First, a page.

Cell wall Methanol as a signal in plant immunityстатья

Статья опубликована в высокорейтинговом журнале

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Статья опубликована в журнале из списка Web of Science и/или Scopus
Дата последнего поиска статьи во внешних источниках: 26 июня 2014 г.

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1. Full text Komarova_14_Frontiers.pdf 1,1 МБ 7 апреля 2014 [Dorokhov]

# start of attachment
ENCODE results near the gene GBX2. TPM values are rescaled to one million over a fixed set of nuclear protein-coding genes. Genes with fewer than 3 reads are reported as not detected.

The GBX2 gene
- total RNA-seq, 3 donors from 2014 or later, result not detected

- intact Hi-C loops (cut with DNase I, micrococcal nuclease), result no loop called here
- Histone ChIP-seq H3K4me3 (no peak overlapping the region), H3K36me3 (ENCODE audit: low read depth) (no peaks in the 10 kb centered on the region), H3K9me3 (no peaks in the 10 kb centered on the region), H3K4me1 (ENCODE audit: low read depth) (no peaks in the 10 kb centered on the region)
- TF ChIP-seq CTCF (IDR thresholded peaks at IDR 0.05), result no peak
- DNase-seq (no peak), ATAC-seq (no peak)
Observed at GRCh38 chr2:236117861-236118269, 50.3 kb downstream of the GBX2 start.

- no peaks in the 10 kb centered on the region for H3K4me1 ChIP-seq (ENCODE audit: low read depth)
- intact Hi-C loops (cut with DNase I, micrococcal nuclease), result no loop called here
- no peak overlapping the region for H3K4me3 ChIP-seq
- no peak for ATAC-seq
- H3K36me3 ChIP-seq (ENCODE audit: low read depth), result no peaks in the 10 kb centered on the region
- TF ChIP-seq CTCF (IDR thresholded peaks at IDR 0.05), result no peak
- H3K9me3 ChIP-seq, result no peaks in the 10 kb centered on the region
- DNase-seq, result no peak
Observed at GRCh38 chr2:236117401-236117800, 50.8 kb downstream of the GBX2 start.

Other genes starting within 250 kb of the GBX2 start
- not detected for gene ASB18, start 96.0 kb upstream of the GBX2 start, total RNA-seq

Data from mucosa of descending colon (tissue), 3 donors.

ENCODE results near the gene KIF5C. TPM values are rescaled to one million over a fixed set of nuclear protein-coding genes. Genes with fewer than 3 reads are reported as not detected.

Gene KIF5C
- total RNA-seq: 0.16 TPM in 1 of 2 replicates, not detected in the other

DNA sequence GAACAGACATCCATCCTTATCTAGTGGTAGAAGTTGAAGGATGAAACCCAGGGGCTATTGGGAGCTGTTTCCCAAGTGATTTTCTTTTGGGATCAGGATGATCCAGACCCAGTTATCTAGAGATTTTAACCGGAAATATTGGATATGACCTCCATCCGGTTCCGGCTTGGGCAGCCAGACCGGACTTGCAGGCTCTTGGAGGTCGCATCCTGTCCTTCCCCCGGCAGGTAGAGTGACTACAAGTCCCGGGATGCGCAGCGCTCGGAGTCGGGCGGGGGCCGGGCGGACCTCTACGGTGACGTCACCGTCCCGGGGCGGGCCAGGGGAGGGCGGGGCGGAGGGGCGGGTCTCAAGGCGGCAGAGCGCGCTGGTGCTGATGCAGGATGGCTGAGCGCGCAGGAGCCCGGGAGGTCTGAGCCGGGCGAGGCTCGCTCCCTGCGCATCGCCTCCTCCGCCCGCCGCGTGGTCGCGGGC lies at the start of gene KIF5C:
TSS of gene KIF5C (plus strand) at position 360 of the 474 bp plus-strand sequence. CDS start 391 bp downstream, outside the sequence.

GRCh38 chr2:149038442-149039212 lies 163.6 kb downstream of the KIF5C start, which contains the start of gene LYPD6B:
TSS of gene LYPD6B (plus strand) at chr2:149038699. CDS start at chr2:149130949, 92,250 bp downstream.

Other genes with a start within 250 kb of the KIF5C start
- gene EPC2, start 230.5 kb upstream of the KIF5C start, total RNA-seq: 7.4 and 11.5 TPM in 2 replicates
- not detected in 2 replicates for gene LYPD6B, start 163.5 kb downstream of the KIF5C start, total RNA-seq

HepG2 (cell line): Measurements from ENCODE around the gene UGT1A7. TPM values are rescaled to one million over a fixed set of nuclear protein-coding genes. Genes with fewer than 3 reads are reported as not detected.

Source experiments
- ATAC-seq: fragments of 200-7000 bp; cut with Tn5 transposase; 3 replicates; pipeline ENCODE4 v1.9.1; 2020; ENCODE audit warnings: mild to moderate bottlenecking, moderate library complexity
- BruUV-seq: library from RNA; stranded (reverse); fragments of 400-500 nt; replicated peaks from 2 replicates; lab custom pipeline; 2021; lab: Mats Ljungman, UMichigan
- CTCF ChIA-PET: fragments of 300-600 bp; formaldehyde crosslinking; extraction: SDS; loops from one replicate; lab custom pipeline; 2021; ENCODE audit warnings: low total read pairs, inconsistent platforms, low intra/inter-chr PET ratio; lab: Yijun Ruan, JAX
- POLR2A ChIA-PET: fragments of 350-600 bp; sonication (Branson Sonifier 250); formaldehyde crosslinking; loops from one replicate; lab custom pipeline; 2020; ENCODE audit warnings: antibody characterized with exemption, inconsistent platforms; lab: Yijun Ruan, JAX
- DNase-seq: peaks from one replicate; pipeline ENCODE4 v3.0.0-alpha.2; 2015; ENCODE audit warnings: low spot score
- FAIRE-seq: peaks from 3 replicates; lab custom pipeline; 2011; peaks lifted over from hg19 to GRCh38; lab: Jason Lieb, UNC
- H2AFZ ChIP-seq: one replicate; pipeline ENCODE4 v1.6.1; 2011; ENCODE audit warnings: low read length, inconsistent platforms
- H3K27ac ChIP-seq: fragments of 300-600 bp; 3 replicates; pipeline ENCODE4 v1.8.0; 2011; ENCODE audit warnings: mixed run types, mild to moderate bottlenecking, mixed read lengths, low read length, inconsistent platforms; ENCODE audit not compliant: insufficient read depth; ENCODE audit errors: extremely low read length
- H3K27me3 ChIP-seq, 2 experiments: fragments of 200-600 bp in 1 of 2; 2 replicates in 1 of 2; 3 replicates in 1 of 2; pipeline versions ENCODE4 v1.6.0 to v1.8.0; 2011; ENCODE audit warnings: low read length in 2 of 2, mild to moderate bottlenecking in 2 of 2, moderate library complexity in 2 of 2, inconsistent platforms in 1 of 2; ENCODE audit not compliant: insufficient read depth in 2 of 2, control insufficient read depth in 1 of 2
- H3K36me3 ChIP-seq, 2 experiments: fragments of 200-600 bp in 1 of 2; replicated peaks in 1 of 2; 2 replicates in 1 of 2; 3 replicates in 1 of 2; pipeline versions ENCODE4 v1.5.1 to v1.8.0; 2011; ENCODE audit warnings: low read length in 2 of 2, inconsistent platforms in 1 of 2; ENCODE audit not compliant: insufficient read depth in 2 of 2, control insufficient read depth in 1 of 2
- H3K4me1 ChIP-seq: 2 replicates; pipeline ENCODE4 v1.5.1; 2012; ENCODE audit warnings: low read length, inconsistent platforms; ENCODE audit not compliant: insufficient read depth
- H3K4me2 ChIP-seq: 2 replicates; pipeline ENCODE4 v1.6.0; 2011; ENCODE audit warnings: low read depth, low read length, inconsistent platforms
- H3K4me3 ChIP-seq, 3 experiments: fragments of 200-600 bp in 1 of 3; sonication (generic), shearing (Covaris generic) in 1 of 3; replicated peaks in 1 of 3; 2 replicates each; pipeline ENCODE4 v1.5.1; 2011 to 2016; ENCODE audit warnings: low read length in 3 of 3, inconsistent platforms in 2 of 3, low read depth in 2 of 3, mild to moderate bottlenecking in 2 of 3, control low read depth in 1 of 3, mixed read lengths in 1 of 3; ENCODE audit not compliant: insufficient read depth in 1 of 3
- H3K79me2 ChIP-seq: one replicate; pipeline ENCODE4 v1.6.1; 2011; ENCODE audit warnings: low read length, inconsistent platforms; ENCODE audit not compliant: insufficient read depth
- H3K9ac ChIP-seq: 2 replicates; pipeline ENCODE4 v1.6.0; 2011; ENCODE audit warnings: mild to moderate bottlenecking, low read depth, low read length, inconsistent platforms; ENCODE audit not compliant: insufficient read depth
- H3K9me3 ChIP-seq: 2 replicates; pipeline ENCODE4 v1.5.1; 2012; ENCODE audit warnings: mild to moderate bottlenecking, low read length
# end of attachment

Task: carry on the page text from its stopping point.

[1] Komarova T. V., Sheshukova E. V., Dorokhov Y. L. Cell wall methanol as a signal in plant immunity // Frontiers in plant science. — 2014. — Vol. 5, no. 101. — P. 1–4. Cell wall pectin forms a matrix around the cellulose–xyloglucan network that is composed of rhamnogalacturonan I, rhamnogalacturonan II and homogalacturonan (HG), a major pectic polymer consisting of α-1,4-linked galacturonic acids. HG is secreted in a highly methyl-esterified form and selectively de-methyl-esterified by pectin methylesterases (PMEs) during cell growth and pathogen attack. The mechanical damage that often precedes the penetration of the leaf by a pathogen promotes the activation of PME, which in turn leads to the emission of methanol (MeOH), an abundant volatile organic compound (VOC), which is quickly taken up by the intact leaves of the damaged plant and the neighboring plants. Methyl-esterified pectin promotes resistance to bacterial and fungal pathogens, possibly due to its richness of methyl groups and, thus, has greater ability to generate MeOH through PMEs. The exposure to MeOH may result in a “priming” effect on intact leaves, setting the stage for the within-plant and neighboring plant immunity. The emission of MeOH by a wounded plant enhances the resistance of the non-wounded, neighboring “receiver” plants to bacterial pathogens and promotes cell-to-cell communication that facilitates the spread of viruses in neighboring plants. [ DOI ]

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